Sightseeing in Richmond


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Having stood its ground against those who wanted to tear it down, Wilton House serves as a symbol of the Colonial American spirit in more ways than one. Built in 1753 as the main house on a 2,000-acre plantation, the structure serves as a steadfast example of Georgian architecture. It’s the home of more than 1,400 17th-, 18th-, and 19th-century objects and artifacts, including documents signed by founding fathers and US presidents. Wilton even played host to the likes of Thomas Jefferson, the Marquis de Lafayette, George Washington, and George Washington’s white-wig-wearing foxhound. In addition to daily tours, the museum staff hosts events, such as lecture series, concerts, and seasonal exhibits.

215 South Wilton Road
Richmond,
VA
US

Eerie Nights Ghost Tours aren't only eerie because they stop at historic, plausibly haunted Richmond locales on its walking and 1920s-themed trolley-ride tours. There's another creepy component?the guides. They look undead, thanks to their special-effects makeup and spooky costumes. They act it, too, showcasing their theater chops as they share their suspenseful supernatural stories about the city, like the time a local coffee shop passed off decaf as regular coffee.

100 North 17th Street
Richmond,
VA
US

The Black History Museum and Cultural Center of Virginia tunes brain waves to more artistic frequencies with its exhibitions, artifacts, and art pieces all created by African Americans. Situated in an ornately adorned house built in the early 19th century, the museum features works by accomplished artists, such as the vibrant abstract art of Sam Gilliam, Harlem Renaissance murals by John Biggers, and P.H. Polk's iconic photography, as well as textiles and artifacts from various ethnic groups throughout Africa. Check the museum's calendar to align your schedule with ongoing events and rotating exhibitions.

0 E Clay St
Richmond,
VA
US

Preservation Petersburg works hard to maintain Petersburg's past. The society hosts events and programs to recount the city's formative events and explore its iconic buildings, whose?eclectic mix of architecture?styles were featured in Steven Spielberg's Academy Award?winning historical drama, Lincoln.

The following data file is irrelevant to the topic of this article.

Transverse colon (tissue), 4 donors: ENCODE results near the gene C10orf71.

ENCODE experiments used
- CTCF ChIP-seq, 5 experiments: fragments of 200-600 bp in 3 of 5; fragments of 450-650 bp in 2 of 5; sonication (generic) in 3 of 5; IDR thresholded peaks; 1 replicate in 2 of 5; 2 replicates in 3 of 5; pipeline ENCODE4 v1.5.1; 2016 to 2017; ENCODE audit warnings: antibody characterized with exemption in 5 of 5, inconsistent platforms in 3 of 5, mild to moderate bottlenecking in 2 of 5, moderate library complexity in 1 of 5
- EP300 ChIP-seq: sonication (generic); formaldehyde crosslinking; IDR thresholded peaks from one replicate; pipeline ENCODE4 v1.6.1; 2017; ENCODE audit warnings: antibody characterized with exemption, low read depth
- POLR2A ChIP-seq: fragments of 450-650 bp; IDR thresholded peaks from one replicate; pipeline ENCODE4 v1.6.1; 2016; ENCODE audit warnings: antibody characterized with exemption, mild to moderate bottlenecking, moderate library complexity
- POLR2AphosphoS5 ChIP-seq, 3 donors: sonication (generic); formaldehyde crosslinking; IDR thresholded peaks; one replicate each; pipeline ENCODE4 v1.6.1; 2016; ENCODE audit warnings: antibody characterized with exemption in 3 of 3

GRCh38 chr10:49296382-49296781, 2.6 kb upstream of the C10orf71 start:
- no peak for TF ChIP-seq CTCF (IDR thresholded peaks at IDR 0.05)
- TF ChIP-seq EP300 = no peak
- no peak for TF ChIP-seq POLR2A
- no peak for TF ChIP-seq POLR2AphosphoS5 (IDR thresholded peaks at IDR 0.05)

Historic Sites and Sights

  • Peter Jones Trading Station: Although it's now a handful of freestanding stone walls and a chimney, this oft-reconstructed building began as one of the original structures in the Fort Henry trading complex.
  • Siege Museum: The Exchange Building?a registered national historic landmark?currently houses a museum documenting the lives of Petersburg citizens during the Civil War.
  • South Side Depot: Originally built around 1854, this depot is the oldest railroad station in Virginia.
  • Centre Hill Mansion: Three US presidents?John Tyler, William Howard Taft, and Abraham Lincoln?visited this stately home overlooking the Appomattox River.
  • Blandford Cemetery: With marked gravestones dating as far back as 1702, the cemetery serves as the final resting place for a British general from the American Revolution, three Civil War generals, and two Virginia governors, among others.
212 E Franklin St.
Richmond,
VA
US

Founded in 1831, the same year chief justice John Marshall became its first president and former president James Madison its first honorary member, the Virginia Historical Society began amassing books, manuscripts, and historical objects to preserve the state's past. After moving its collections throughout the state during the Civil War, the society finally settled into the Lee House—the wartime home of General Robert E. Lee's family—in 1893 before moving to the Center of Virginia History in 1959.

The society showcases the state's heritage through long-term and temporary exhibitions such as The Story of Virginia, an American Experience, which contains artifacts from 16,000 years of Virginian history (from prehistory to the present) displayed in 10,000 square feet of galleries. Outside of its museum walls, Virginia Historical Society enlightens the public with educational programs and resources, publications, and rare nickels that caught Thomas Jefferson with his eyes closed.

428 North Boulevard
Richmond,
VA
US

The Virginia Center for Architecture resides in a house befitting its name. The museum is located in the Tudor-revival Branch House, an 11-story mansion complete with a chapel-like studio, long gallery, and vast library. Today, this 1919 home houses exhibitions on Virginia's livable communities, the ruins from the 1769 Menokin site, and a permanent exhibit on the Branch home itself and its architect, John Russell Pope, who also designed the Thomas Jefferson Memorial and the National Archives Building.

2501 Monument Ave
Richmond,
VA
US